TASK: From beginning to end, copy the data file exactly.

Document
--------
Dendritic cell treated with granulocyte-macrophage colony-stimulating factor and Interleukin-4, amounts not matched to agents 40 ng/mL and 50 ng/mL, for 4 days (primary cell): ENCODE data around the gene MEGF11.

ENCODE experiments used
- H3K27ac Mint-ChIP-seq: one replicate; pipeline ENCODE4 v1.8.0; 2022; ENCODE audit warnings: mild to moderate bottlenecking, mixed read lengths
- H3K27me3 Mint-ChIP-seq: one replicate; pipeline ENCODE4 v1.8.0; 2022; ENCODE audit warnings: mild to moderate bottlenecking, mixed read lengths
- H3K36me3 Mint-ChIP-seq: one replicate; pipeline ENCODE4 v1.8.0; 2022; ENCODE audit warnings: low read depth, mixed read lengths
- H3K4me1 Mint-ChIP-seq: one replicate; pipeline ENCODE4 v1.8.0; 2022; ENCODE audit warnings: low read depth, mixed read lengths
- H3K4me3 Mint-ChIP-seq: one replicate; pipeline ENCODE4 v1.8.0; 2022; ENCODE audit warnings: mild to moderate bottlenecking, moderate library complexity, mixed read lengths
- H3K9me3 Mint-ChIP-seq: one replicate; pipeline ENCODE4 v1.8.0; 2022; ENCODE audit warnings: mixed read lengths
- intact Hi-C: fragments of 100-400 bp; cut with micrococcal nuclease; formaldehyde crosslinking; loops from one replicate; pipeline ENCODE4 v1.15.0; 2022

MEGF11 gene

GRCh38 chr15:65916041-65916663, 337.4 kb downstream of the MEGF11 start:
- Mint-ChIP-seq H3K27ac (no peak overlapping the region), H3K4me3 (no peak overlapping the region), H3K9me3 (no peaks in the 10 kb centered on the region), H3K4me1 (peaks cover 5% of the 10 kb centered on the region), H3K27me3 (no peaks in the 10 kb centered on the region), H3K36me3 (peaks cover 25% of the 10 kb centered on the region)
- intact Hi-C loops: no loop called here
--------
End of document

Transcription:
Dendritic cell treated with granulocyte-macrophage colony-stimulating factor and Interleukin-4, amounts not matched to agents 40 ng/mL and 50 ng/mL, for 4 days (primary cell): ENCODE data around the gene MEGF11.

ENCODE experiments used
- H3K27ac Mint-ChIP-seq: one replicate; pipeline ENCODE4 v1.8.0; 2022; ENCODE audit warnings: mild to moderate bottlenecking, mixed read lengths
- H3K27me3 Mint-ChIP-seq: one replicate; pipeline ENCODE4 v1.8.0; 2022; ENCODE audit warnings: mild to moderate bottlenecking, mixed read lengths
- H3K36me3 Mint-ChIP-seq: one replicate; pipeline ENCODE4 v1.8.0; 2022; ENCODE audit warnings: low read depth, mixed read lengths
- H3K4me1 Mint-ChIP-seq: one replicate; pipeline ENCODE4 v1.8.0; 2022; ENCODE audit warnings: low read depth, mixed read lengths
- H3K4me3 Mint-ChIP-seq: one replicate; pipeline ENCODE4 v1.8.0; 2022; ENCODE audit warnings: mild to moderate bottlenecking, moderate library complexity, mixed read lengths
- H3K9me3 Mint-ChIP-seq: one replicate; pipeline ENCODE4 v1.8.0; 2022; ENCODE audit warnings: mixed read lengths
- intact Hi-C: fragments of 100-400 bp; cut with micrococcal nuclease; formaldehyde crosslinking; loops from one replicate; pipeline ENCODE4 v1.15.0; 2022

MEGF11 gene

GRCh38 chr15:65916041-65916663, 337.4 kb downstream of the MEGF11 start:
- Mint-ChIP-seq H3K27ac (no peak overlapping the region), H3K4me3 (no peak overlapping the region), H3K9me3 (no peaks in the 10 kb centered on the region), H3K4me1 (peaks cover 5% of the 10 kb centered on the region), H3K27me3 (no peaks in the 10 kb centered on the region), H3K36me3 (peaks cover 25% of the 10 kb centered on the region)
- intact Hi-C loops: no loop called here